Dehghan added, "The consistency of results across regions with markedly different lifestyles makes it less likely that confounders, which are likely to vary in different regions, explain our observations."

Asked for comment, Jo Ann Carson, PhD, past chair of the American Heart Association's Nutrition Committee, called the findings "interesting."

"The American Heart Association currently recommends fat-free and low-fat dairy products as part of a healthy eating pattern that also emphasizes a variety of fruits and vegetables, whole grains, skinless poultry and fish, nuts and legumes and non-tropical vegetable oils," she told theheart.org  | Medscape Cardiology in an emailed comment.  

"This is interesting research to add to the body of literature on dairy and its usefulness in preventing cardiovascular disease in low- and middle-income countries," she added. "What's important for US clinicians to remember is that the current guideline on dairy to prevent cardiovascular disease remains unchanged: people should choose low-fat and skim (fat-free) dairy products whenever possible in the context of an overall heart healthy dietary pattern."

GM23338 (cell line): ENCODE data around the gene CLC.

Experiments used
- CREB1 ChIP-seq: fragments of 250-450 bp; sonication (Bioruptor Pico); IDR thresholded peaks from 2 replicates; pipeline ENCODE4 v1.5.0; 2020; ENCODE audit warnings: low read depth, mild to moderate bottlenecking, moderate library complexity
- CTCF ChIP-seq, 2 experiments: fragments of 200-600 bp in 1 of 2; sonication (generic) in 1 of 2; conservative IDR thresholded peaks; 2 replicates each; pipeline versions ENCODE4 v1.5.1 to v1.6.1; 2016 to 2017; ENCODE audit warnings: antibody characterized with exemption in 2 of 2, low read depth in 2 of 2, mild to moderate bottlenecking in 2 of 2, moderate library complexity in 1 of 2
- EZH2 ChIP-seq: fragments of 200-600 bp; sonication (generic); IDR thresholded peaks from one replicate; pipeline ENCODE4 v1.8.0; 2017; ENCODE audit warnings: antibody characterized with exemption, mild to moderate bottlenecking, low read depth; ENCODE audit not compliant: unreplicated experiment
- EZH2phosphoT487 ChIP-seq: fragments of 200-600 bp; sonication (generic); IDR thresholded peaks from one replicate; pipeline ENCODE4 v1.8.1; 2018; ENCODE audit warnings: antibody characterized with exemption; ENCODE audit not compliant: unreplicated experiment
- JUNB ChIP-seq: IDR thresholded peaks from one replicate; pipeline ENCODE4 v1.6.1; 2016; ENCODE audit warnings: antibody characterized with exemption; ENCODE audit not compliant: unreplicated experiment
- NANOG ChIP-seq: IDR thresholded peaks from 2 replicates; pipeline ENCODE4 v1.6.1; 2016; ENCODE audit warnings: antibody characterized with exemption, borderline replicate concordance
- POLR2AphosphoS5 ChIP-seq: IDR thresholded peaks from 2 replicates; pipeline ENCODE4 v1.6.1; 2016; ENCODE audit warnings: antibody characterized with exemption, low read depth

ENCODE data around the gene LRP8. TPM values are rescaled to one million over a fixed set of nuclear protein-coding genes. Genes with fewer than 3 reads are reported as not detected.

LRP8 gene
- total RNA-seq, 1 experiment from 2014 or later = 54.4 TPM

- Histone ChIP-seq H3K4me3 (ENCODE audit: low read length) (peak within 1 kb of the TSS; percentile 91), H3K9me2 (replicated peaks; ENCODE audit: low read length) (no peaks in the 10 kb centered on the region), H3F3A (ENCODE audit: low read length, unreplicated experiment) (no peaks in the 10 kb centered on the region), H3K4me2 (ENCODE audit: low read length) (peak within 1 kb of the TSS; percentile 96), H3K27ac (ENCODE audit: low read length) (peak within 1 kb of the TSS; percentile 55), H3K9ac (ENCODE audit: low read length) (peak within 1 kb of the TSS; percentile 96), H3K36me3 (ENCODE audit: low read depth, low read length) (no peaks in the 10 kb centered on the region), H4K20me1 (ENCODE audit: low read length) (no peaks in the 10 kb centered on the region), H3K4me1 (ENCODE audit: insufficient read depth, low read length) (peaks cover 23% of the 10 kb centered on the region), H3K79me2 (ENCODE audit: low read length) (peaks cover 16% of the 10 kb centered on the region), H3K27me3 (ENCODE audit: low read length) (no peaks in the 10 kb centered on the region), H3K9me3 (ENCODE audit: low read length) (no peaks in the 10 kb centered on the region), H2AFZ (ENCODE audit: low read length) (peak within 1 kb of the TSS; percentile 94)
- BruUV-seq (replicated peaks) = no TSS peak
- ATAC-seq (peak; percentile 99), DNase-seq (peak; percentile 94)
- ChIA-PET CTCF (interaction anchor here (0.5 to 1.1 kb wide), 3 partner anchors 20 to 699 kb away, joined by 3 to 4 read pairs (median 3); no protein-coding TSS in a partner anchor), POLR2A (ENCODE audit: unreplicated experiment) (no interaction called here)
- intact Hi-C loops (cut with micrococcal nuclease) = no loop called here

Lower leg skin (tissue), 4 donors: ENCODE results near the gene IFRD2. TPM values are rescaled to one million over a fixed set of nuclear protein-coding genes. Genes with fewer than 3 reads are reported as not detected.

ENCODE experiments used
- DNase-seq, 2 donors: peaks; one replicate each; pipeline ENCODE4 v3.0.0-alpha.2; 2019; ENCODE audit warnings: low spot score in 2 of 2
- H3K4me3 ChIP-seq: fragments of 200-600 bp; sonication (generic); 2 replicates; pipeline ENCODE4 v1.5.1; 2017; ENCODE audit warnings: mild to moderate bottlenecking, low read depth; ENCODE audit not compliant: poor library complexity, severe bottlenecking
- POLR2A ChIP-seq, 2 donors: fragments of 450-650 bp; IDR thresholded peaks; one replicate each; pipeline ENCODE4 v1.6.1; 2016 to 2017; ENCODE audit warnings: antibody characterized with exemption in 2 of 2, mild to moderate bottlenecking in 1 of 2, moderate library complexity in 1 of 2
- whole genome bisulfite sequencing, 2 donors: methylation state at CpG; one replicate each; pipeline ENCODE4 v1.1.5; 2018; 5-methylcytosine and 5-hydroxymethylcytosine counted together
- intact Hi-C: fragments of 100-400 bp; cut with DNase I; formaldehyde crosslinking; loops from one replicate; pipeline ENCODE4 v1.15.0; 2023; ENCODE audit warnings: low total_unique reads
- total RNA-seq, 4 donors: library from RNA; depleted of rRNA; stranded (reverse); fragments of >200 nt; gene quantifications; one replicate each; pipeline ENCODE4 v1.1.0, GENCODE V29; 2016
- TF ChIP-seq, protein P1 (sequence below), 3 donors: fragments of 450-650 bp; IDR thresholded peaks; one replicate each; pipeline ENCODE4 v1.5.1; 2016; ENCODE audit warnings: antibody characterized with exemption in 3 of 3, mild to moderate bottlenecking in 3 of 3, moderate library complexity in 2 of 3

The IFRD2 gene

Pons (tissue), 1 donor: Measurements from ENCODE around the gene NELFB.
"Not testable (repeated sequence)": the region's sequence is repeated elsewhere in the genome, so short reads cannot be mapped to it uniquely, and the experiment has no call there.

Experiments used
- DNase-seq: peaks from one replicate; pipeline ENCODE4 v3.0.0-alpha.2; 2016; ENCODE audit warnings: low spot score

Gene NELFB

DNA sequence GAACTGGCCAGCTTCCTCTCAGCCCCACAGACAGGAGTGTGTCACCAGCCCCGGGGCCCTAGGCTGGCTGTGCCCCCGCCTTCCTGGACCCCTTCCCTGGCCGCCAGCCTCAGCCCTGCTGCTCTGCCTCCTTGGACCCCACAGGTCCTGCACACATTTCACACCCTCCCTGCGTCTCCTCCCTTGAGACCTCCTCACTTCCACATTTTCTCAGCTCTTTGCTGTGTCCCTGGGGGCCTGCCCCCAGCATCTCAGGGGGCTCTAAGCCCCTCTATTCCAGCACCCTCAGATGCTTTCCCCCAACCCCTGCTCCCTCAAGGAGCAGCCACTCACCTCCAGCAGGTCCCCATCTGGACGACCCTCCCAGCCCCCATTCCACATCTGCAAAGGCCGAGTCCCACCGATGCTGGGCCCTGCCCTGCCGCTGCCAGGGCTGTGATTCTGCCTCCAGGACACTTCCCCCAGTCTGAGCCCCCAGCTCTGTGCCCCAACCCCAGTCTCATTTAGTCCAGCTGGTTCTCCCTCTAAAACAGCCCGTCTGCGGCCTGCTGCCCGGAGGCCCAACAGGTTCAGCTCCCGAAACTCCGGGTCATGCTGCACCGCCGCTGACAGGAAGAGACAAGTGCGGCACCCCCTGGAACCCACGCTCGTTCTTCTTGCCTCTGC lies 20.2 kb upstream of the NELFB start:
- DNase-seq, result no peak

The PURE study is an investigator-led study funded by the Population Health Research Institute, the Canadian Institutes of Health Research, Heart and Stroke Foundation of Ontario, and Canadian Institutes of Health Research's Strategy for Patient Oriented Research, through the Ontario SPOR Support Unit, and the European Research Council. Additional sources of funding are listed on the original paper. The study authors have disclosed no relevant financial relationships. Louie reports funding for projects by Dairy Australia and was sponsored to present the findings of the projects at an Australian national conference. His coauthors' disclosures are listed on the original paper.

Lancet. Published online September 11, 2018.  Abstract, Editorial